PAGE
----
Yeah, it's kind of funny. The extreme social cohesion itself forms a sort of dictatorship. Although it's a distributed dictatorship. Every one of your peers is a dictator.


> Is there an equivalent concept to a zaibatsu in a republic or democracy?

No, because zaibatsu are, as you hint, derived by a powerful government that meddles into economic affairs to allow such things to occur.


I visited numazu recently, and took this manhole's pic: https://imgur.com/a/sihTun3


Aaah, atlasobscura, where every time I visit I get: "We value your privacy[1]" with one button saying "accept!".

[1] "we clearly don't"


I must have clicked "accept" 'cause I never see that button.


I wouldn't be surprised if this was geofenced (I'm browsing from the EU).


Or running an ad/content blocker, because I’ve definitely never seen it.


And if you just hide the popup you have an unscrollable page.


use this bookmarklet:

    javascript:(function(){(function () {var i, elements = document.querySelectorAll('body *');for (i = 0; i < elements.length; i++) {if (getComputedStyle(elements[i]).position === 'fixed') {elements[i].parentNode.removeChild(elements[i]);}}})();document.querySelector('body').style.setProperty('overflow','auto','important'); document.querySelector('html').style.setProperty('overflow','auto','important');})()


Oh Japan!

When I was first visiting Japan, I asked an architect friend of mine who had lived in Japan: what should I see?

His response: see how much attention to detail has been paid to even some of the most mundane things.

At first I was, WTF. I was looking for recommendations about places to see. But when I got there, his advice made total sense. I was not disappointed.


> His response: see how much attention to detail has been paid to even some of the most mundane things.

Counter example, about every residential building is so damn ugly, so I am not sure where the attention to details has gone there. I could go on on how poorly designed work offices are, how poorly designed the furniture is in general (enabling IKEA to actually have a market here), and that's enough to refute that kind of blanket statement.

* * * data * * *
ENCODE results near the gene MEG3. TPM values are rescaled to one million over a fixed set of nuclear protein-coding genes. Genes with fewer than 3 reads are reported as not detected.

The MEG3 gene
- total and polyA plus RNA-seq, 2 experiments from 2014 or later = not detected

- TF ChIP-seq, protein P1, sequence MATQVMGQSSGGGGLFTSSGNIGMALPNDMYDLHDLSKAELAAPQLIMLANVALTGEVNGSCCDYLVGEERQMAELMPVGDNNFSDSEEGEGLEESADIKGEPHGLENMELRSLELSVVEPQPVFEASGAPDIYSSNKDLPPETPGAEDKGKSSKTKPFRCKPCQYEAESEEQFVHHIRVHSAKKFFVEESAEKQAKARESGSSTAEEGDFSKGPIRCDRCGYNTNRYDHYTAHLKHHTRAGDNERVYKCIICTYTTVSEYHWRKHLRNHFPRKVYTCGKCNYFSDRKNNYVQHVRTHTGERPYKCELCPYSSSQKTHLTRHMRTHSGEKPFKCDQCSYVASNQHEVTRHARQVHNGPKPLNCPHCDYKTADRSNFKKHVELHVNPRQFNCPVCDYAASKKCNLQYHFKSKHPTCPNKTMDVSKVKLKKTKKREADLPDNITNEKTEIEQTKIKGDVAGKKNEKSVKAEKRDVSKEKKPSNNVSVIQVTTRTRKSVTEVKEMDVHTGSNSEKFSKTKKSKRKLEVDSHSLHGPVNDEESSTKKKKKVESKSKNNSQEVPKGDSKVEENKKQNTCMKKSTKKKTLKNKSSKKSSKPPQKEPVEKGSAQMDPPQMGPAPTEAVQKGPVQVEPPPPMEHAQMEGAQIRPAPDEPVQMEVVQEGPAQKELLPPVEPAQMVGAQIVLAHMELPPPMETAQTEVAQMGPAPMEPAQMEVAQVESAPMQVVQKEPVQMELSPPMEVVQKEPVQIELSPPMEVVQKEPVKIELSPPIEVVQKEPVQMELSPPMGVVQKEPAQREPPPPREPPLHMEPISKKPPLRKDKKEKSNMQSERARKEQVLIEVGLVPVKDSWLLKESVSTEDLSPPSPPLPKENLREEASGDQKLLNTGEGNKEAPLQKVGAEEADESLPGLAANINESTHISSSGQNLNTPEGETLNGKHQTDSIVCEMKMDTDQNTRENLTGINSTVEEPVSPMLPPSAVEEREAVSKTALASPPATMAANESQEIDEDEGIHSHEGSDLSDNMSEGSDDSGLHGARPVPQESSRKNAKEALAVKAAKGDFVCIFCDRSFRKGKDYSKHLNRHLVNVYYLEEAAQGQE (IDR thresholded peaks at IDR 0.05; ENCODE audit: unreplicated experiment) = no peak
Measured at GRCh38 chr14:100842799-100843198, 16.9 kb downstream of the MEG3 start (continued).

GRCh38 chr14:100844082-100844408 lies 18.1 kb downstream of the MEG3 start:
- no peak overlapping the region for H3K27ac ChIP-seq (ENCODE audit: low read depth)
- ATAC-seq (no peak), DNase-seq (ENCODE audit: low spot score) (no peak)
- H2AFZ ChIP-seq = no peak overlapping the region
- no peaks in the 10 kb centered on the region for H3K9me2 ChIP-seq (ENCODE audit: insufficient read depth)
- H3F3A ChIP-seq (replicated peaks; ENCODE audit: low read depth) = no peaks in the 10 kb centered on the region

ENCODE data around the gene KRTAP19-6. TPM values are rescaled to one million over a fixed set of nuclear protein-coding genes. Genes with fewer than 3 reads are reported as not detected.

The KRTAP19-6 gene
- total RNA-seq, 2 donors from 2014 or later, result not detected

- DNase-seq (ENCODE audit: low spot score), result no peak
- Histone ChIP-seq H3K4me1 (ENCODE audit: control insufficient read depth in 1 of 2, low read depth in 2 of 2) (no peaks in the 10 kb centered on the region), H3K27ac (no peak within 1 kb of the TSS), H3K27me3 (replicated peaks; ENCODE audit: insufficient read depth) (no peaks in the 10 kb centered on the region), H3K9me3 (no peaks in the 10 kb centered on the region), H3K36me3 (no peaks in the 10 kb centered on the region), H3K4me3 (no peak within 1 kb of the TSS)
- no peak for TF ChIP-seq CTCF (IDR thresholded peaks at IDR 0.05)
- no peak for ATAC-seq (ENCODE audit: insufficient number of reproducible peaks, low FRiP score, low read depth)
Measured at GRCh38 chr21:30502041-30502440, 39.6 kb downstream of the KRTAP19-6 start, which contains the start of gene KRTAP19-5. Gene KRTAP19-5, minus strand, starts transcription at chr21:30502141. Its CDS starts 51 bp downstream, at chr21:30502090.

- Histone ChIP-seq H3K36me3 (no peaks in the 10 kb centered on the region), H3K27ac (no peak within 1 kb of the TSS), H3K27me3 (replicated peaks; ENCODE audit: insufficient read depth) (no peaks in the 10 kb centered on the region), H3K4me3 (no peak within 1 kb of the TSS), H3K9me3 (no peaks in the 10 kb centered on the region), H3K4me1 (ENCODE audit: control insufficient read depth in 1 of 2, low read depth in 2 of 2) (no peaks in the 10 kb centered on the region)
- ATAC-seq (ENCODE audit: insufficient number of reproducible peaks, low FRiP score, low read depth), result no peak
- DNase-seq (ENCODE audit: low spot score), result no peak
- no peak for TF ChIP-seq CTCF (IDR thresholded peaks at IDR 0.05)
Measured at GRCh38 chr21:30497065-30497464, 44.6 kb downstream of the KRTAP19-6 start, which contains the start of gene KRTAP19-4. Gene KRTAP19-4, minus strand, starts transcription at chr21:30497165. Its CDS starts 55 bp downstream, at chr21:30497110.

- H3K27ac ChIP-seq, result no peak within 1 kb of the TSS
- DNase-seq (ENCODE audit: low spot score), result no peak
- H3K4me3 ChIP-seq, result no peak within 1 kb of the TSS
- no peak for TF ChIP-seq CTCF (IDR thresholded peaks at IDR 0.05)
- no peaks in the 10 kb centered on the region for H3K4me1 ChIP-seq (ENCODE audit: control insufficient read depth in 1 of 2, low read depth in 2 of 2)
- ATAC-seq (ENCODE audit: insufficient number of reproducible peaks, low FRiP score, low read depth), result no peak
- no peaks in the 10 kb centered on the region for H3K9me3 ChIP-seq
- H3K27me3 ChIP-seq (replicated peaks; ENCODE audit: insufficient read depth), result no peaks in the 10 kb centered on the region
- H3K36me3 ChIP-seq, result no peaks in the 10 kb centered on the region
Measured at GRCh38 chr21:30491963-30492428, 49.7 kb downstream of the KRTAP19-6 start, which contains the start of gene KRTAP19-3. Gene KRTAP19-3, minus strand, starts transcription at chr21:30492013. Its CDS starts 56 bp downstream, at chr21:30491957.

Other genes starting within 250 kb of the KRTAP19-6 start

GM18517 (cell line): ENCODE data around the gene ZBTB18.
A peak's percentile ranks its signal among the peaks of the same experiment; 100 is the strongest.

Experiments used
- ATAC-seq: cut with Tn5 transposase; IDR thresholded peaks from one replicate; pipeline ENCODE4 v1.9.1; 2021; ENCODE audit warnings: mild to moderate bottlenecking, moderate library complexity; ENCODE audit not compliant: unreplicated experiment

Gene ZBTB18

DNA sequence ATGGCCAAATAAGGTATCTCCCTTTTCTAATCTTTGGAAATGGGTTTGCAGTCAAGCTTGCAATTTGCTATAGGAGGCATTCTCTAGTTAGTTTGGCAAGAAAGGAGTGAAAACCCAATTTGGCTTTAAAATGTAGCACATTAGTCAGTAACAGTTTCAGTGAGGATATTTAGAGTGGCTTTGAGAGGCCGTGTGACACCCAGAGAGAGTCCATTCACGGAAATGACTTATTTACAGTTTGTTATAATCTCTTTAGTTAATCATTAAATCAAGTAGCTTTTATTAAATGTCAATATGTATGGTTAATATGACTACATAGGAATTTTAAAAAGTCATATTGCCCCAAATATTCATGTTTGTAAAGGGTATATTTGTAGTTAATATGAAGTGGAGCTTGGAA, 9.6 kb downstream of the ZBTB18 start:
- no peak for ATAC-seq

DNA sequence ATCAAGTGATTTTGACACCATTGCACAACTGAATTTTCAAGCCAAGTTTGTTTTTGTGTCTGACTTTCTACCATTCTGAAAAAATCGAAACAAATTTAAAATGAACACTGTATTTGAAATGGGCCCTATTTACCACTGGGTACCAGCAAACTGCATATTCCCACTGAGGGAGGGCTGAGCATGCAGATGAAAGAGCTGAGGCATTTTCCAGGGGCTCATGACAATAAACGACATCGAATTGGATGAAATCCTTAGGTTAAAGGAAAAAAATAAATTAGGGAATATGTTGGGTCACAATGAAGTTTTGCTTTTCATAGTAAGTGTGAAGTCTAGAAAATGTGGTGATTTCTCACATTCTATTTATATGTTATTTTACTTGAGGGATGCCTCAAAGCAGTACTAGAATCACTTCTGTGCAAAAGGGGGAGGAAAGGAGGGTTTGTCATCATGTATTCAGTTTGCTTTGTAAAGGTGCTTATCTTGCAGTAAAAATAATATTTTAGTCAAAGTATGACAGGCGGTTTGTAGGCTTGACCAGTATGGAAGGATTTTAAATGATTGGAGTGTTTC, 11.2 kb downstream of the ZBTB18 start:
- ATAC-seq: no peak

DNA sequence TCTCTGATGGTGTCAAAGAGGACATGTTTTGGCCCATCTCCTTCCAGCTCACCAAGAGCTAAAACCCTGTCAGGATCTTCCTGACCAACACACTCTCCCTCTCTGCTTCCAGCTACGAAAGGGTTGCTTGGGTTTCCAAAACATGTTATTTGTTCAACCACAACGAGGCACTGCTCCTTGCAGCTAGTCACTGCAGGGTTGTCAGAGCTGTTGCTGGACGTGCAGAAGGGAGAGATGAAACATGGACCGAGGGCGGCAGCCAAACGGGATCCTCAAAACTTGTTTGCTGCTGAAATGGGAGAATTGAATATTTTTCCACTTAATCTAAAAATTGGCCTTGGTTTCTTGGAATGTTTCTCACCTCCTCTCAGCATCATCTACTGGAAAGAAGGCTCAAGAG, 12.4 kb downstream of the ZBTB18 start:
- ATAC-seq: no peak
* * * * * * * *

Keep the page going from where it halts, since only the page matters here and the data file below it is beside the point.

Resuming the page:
I think it really depends on what you are looking for. Older Japanese homes are, though often "run down", very nice in my opinion. More modern residences have turned towards a manufactured feeling unfortunately but when you take into consideration the constraints of possible earthquake and expense of land it is rather impressive how residences are arranged. The technical challenges, which go unseen, are not simple I would imagine. The boxlike look is, I think, probably driven by land value.

Furniture in Japan is often practical and low to the ground which might not appeal to some people. People used to spend their time exclusively sitting on the floor of their homes. I wouldn't be surprised if the majority of Japanese still do.



I absolutely love this, not so much for the covers which are great, but the sense of civic participation that would enable such a thing to happen.

Someone on city council has to approve budgets for this ...


1. How durable is the paint? When it wears away do they repaint?

2. I could see US cities doing this, except they would probably use the space for advertising. This would be annoying.



From article:

In most cases, the design is just imprinted in the cover, but in some cases the covers get another touch—colored resins flooded into voids like enamel on jewelry

It's more like slabs of plastic (you can see the thickness in the first picture), which won't easily wear away, but I suspect if/when it does, they get redone.


> "A manhole cover in Tokyo depicting “fireboys.”

I can swear I saw this one somewhere the other day. Unless there's another one just like it. I didn't think much of it at the time, but I remember clearly giving it a glance when I was walking somewhere. I want to say the firemen were monkeys though.. maybe a different one, same depiction.


Why do some of the manhole covers have English, not Japanese, text on them?


So in the same way that some Americans with no Asian ancestry in the slightest, or any spiritual inclinations towards the Tao or Buddhism or anything like that might get a tattoo or article of clothing with certain symbols, i.e. yin-yang, or some bit of Arabic or Chinese or Japanese writing as decoration, the Japanese take a similar attitude to English or Spanish or Christian (Catholic in particular) writing and symbols.

They use English as window dressing because it’s cool. Most Japanese kids will take English in school, but few will ever attain any real fluency in the language. So if you sprinkle in some gratuitous English into your signage, clothing and television scripts or character designs, then you are cool, and you can still effectively communicate to some degree because while almost no one is fluent, they can still understand at least small amounts of English at a time. I’m not sure that still holds up with younger generations, but at least at one point it was the case.


Superdry is perhaps the most obvious example (in the opposite direction). In the same way that Japanese products often include gratuitous English, they include gratuitous Japanese on their clothes: